Kerosene

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What is Kerosene?

Kerosene, or spelled kerosine is also called paraffin oil or paraffin or kerosene oil, is a flammable hydrocarbon liquid used commonly as a fuel. Typically, Kerosene looks pale yellow or colorless and exhibits a not-unpleasant characteristic odor. It is obtained from petroleum and can be used for burning in kerosene lamps and furnaces or domestic heaters, as a fuel component or fuel for jet engines, and as a solvent for insecticides and greases.


About Kerosene Oil

It was discovered in the late 1840s by a Canadian physician named Abraham Gesner. Initially, Kerosene was manufactured from shale oils and coal tar. However, in 1859, following the first oil well drilling in Pennsylvania by E.L. Drake, petroleum quickly became the primary source of Kerosene. Due to its use in lamps, Kerosene was considered as the major refinery product for many decades until the advent of the electric lamp reduced its lighting value. And, the production further declined as the rise of the automobile established gasoline as an essential petroleum product. Nevertheless, in several parts of the world, still, Kerosene is a common cooking fuel and heating fuel for lamps. Standard commercial jet fuel is importantly high-quality straight-run kerosene, and several military jet fuels are blends based on the kerosene chemical.


Properties of Kerosene

Chemically, Kerosene is a mixture of hydrocarbons. The chemical composition completely depends upon its source, however, it usually consists of about 10 different hydrocarbons, each containing ranging from 10 to 16 carbon atoms per molecule. The saturated straight-chain and branched-chain paraffin and ring-shaped cycloparaffin are the main components (which is also known as naphthenes). Kerosene is less volatile than gasoline. Its flash point (the temperature, where it generates a flammable vapor near to its surface) is 38 °C or higher, whereas that of gasoline is as low as −40 °C. This property makes Kerosene a relatively safe fuel to store and handle.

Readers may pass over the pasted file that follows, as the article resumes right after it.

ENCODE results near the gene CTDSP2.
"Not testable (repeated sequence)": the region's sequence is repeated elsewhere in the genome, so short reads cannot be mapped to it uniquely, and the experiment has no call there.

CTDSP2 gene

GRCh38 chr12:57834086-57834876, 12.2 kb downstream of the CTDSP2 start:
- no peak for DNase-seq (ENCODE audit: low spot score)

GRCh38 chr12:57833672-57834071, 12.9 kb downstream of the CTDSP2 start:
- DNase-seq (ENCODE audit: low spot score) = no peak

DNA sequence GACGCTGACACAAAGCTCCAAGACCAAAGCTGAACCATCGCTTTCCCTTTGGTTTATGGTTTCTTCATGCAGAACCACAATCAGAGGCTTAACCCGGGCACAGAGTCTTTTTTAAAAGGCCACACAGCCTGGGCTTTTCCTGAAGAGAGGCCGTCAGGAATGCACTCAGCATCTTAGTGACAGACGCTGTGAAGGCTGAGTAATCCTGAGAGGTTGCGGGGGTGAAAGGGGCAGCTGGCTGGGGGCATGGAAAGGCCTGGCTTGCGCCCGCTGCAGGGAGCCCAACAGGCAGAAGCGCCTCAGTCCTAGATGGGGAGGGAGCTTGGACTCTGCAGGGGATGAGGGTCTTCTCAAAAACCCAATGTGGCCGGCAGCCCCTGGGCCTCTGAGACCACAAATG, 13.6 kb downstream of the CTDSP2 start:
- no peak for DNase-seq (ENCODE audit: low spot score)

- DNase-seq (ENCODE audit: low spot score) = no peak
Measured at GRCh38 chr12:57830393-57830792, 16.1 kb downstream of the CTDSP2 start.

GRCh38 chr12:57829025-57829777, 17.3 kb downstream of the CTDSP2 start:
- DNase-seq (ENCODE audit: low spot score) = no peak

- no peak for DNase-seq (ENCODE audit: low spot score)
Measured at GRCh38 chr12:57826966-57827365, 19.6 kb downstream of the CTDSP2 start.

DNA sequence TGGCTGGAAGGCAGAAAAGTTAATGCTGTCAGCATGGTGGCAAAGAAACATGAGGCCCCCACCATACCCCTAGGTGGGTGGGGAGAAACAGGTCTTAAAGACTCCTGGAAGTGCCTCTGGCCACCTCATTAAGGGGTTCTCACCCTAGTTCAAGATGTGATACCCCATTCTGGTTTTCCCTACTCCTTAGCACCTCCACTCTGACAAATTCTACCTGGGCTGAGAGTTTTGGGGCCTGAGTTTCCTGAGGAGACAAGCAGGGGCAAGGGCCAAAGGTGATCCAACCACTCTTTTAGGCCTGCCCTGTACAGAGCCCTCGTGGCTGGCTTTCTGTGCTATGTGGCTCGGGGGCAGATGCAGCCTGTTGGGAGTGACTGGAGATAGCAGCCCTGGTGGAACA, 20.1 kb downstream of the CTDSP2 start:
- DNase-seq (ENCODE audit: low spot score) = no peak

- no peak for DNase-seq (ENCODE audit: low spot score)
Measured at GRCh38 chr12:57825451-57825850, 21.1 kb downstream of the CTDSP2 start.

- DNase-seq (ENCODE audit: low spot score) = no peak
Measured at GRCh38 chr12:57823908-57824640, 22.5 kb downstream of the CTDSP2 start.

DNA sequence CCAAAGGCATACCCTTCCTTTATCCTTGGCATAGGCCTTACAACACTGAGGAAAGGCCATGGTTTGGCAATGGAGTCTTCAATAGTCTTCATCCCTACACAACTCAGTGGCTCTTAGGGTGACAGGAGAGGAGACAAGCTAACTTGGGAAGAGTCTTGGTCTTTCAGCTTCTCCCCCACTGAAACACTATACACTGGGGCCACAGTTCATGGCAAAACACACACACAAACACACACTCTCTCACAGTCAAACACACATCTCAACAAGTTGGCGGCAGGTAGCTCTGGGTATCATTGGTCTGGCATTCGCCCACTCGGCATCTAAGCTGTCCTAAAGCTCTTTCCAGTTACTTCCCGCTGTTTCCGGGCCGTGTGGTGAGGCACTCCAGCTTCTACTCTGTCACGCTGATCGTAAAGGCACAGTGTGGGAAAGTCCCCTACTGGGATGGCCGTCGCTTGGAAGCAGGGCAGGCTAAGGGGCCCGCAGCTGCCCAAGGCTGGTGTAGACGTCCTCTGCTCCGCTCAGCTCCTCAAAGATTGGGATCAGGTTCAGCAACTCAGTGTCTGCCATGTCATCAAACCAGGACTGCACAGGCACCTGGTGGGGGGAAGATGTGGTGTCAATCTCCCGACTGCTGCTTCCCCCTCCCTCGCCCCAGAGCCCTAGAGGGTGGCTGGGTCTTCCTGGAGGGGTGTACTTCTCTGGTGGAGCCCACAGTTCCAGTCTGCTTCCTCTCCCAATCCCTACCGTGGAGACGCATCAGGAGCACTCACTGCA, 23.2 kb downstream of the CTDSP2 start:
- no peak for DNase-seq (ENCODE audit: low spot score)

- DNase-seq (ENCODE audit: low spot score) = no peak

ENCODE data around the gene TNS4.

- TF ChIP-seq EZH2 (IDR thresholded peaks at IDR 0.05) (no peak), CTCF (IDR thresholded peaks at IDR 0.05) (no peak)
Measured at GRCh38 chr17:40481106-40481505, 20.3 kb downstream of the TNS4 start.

Kerosene oil is known to be one of the so-called middle distillates of crude oil along with diesel fuel, with a boiling point between around 150 and 300 °C. It can be formed as "straight-run kerosene," which is physically separated from the other crude oil fractions by distillation, or it can be formed as "cracked kerosene," by cracking, or chemically decomposing the heavier oil portions at elevated temperatures.


Illuminating Oil From Coal and Oil Shale

Although "coal oil" was well known by industrial chemists at least as early as the 1700s as a byproduct of making coal tar and coal gas, it burned with a smoky flame that can prevent its use for indoor illumination. In cities, most of the indoor illumination was provided by piped-in coal gas. Whereas, for spotlighting within the cities and outside the cities, the lucrative market for fueling indoor lamps was supplied by whale oil, particularly that from sperm whales, which burned cleaner and brighter.


Kerosene From Petroleum

Samuel Martin Kier began selling lamp oil in 1851 to local miners, in the name of "Carbon Oil". He distilled this using a process on his own invention from the crude oil. He also invented a new lamp that helps to burn his product. He has been dubbed the American Oil Industry's Grandfather by historians. The salt of Kier wells was becoming fouled with petroleum since the 1840s. At first, Kier just dumped the useless oil into the nearby Pennsylvania Main Line Canal, but later, he began experimenting with multiple crude oil distillates, along with a chemist from eastern Pennsylvania.